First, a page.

Youth from ages 16 to 21 struggle to access any resources available to them during and after foster care. Most people would think that foster youth are accessing the majority of local county resources. Unfortunately, they are not. When foster youth do access these resources, there is still a lack of fulfillment of their needs even after they have met the requirements for eligibility, which surprises many people.
Local county resources are only available to a certain number of foster youth. The problem is that foster youth are supposed to have equal access to resources. But the numbers do not reflect this. If a transition-age youth program is promoting equality amongst foster youth, shouldn’t their access to resources also be equal? It is understandable that the resources were not established to support all foster youth as the case building is not controlled. But it should be able to support the majority of the foster youth population since these programs pitch that the youth can receive an abundance of resources. Since the youth are not aware that the resources available are scarce, they continue to try to gain access to funds that may not be available to them.
To combat the limitations of the established resources for foster youth, there are stipulations that youth must follow in order to receive the funds. I attended a meeting representing my organization as a peer advocate where the Independent Living Program (ILP) presented and explained how they allocated resources to foster youth. The expectation was that it is the youth’s responsibility to gain access to the funds. I agree that the youth need some challenges when trying to obtain resources so that they can become prepared for the real world. However, the problem is that when the youth jump through the hurdles, some are still seeing that the funds have not been distributed to them in a reasonable time. The requirements are tedious and the wait time delays distribution of funds. This can deter or discourage the youth from the program, adding to other challenges of being a youth in foster care.
As an advocate for foster youth, I understand the many challenges of getting resources for this population. Many of the solutions are like putting a band-aid on an open wound. Overall, local counties do not want to admit that there are limitations to youth gaining access to these funds. Part of the limitations includes the funds to case ratio. The number of open cases — not to mention the number of youth in each case — does affect the funding if the cases are eligible. Other issues with getting funds include short staff, staff negligence due to short staff, lack of remaining funding, and/or the youth did not meet requirements. Sometimes youth have a need and have intentions of meeting requirements but have technical issues that make them ineligible.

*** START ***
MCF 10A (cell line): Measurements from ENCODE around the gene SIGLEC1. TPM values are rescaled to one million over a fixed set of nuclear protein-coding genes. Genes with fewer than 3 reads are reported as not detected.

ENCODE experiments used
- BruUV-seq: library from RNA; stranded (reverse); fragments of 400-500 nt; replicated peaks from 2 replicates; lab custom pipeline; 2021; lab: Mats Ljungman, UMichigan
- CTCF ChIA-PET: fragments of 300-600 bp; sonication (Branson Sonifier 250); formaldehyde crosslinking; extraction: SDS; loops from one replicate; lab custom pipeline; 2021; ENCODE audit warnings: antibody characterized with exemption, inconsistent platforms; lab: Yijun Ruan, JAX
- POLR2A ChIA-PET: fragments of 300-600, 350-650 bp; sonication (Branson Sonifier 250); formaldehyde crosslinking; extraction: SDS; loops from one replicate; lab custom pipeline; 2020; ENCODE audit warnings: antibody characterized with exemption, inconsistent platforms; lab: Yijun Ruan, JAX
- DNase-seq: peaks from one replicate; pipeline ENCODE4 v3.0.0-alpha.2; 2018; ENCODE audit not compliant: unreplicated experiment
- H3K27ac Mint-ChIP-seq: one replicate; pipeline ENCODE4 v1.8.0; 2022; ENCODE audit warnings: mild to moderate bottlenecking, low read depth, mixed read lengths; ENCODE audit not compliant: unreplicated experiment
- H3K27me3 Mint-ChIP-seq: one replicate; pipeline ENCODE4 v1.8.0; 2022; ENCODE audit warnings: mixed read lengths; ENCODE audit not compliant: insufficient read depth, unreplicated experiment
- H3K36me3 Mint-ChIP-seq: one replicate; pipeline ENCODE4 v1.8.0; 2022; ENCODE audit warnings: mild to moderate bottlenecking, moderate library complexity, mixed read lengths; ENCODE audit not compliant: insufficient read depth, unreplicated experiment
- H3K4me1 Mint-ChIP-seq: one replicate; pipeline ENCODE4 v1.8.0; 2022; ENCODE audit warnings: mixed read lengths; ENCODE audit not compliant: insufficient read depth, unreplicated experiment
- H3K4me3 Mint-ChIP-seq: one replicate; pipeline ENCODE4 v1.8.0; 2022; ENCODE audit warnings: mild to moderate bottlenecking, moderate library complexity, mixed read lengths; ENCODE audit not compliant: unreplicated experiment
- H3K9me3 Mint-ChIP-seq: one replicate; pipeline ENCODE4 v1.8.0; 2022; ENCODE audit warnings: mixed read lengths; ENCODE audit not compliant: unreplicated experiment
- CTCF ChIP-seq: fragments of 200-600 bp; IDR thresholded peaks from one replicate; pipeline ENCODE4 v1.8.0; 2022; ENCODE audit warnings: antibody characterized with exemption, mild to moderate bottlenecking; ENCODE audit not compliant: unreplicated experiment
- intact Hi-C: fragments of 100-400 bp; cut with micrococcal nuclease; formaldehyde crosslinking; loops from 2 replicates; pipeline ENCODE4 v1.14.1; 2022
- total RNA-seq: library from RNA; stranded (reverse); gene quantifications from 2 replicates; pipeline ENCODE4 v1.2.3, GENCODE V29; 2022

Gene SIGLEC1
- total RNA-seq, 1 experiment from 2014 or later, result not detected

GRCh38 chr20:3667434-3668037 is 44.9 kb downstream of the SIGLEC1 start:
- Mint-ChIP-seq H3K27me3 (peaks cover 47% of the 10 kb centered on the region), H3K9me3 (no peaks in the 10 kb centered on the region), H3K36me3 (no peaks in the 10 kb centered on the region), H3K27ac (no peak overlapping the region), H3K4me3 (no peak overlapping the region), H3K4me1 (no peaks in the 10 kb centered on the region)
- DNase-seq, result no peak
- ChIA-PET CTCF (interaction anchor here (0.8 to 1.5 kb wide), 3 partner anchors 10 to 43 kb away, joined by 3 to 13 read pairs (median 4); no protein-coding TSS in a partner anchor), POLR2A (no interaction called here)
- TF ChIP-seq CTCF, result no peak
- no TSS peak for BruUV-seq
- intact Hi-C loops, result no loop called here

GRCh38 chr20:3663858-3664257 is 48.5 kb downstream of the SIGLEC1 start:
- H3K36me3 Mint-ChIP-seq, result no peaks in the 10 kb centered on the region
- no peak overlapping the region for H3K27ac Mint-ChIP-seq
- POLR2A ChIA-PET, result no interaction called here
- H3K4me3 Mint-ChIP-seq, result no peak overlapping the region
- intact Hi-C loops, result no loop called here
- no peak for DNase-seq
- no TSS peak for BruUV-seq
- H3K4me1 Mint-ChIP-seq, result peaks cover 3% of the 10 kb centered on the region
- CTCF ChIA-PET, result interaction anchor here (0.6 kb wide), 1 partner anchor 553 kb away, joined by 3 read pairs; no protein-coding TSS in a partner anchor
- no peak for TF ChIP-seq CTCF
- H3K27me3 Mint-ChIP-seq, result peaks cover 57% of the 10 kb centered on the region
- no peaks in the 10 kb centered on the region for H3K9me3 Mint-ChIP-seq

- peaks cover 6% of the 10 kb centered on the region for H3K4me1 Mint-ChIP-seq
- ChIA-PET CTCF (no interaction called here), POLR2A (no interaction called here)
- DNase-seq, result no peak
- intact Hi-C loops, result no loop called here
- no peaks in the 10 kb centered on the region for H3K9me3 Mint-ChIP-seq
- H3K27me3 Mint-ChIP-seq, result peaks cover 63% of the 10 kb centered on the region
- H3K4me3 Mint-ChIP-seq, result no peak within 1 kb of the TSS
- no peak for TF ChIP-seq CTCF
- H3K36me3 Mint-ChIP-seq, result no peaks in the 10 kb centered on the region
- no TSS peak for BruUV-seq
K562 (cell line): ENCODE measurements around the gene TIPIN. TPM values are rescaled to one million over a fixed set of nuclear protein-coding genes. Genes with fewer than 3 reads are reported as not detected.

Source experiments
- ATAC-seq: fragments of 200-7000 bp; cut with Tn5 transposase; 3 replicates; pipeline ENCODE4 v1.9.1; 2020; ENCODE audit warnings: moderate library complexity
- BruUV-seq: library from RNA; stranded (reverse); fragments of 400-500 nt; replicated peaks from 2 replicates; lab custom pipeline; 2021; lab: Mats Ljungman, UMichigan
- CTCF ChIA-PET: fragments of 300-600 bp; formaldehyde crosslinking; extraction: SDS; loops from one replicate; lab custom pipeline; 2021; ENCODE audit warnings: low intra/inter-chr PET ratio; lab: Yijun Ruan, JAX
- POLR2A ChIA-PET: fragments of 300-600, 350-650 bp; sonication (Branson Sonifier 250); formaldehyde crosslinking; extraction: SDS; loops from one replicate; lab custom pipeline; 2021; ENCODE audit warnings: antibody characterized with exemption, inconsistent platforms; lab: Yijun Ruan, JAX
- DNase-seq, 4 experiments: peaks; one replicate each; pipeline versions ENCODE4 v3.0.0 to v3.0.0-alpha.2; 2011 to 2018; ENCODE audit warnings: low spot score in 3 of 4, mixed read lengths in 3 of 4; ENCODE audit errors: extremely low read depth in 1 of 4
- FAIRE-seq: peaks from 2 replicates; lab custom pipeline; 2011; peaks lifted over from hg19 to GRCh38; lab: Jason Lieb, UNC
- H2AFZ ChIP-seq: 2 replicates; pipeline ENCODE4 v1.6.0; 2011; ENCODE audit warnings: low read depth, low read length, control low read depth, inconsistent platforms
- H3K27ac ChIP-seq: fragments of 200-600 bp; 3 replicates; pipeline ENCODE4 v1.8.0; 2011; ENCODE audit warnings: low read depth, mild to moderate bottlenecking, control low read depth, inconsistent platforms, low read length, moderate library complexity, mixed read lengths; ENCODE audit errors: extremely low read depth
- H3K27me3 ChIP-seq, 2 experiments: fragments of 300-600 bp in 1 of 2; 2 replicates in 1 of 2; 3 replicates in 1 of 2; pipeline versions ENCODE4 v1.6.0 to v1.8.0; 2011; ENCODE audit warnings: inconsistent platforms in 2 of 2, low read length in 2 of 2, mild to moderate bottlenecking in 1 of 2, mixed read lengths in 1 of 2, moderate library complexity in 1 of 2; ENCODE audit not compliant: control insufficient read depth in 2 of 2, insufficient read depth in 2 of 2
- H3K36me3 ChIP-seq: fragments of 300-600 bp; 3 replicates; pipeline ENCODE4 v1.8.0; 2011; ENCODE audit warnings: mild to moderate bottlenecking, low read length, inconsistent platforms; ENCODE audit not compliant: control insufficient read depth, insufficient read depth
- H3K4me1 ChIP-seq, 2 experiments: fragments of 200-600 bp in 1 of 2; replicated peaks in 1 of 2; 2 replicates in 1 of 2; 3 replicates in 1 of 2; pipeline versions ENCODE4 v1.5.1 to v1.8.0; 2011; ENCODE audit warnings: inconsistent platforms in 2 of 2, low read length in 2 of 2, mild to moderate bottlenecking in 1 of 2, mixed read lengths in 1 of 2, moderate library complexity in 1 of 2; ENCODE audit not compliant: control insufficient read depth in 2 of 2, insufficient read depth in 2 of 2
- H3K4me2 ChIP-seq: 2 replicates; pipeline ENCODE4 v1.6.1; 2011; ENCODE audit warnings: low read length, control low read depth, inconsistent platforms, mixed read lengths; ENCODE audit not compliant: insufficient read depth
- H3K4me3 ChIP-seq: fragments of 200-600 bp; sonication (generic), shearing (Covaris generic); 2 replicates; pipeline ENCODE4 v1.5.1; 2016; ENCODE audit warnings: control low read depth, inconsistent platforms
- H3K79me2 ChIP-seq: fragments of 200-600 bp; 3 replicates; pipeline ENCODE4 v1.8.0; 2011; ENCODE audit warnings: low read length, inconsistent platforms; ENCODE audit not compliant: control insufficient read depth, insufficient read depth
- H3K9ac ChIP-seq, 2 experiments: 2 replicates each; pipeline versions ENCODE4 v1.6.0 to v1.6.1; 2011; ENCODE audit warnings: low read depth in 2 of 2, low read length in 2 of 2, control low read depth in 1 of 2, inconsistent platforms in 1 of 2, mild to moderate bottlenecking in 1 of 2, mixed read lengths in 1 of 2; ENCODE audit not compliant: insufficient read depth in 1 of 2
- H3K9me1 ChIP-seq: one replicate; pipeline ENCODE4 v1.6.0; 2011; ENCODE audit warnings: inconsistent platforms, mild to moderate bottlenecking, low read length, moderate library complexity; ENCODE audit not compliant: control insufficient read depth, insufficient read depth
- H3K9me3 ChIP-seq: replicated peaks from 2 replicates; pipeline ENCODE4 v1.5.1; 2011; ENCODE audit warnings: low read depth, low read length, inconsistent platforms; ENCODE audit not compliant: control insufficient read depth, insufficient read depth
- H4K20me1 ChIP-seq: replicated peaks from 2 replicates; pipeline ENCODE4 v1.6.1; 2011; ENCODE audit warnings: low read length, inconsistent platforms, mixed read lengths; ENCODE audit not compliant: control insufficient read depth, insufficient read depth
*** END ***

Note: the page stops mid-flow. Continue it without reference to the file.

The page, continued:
Since 2012, policymakers have extended the eligibility to 21 with the California Fostering Connections to Success Act, also known as AB12. Some housing programs have also extended the age eligibility up to 24 years old. There are a lot of youth who missed out on the benefits of the extension of housing age eligibility because they emancipated before the policy went into effect. I was one of those youth. Although there have been many changes and upgrades since I was emancipated in 2010, youth still experience delays and sometimes even no payment. The runaround is the worst because the youth will still be expecting the funds. They also do not get an explanation for missing payments they were counting on. This causes stress and anxiety in the youth who do not have many ways to obtain resources. This may cause them to resort to other means of obtaining the funds and resources they were promised.
I was forced to take out loans while I was attending California State University, Sacramento. My ILP coordinator said that in order for me to receive their funds, I would have to take out a student loan. Basically, she told me to take out the loans so that I would not rely on their limited funding. I did not understand at first but I trusted her. I did not have a lot of adults that I trusted and felt like I had to do it on my own. The stress got to me and I realized later that I could have possibly made a mistake. I did not want to take out the loan for the simple fact that I felt that I did not really need it with all the resources that were available to me. I also did not want to be in debt. I graduated in 2015 and six years later, I am still paying back a $15,000 loan. I am grateful for all the scholarships and resources I did receive, but it was not enough to keep me out of debt.The lack of access to resources create additional difficulties for foster youth, who are made to feel that they should be grateful these resources even exist. I’ve realized they’re not always enough.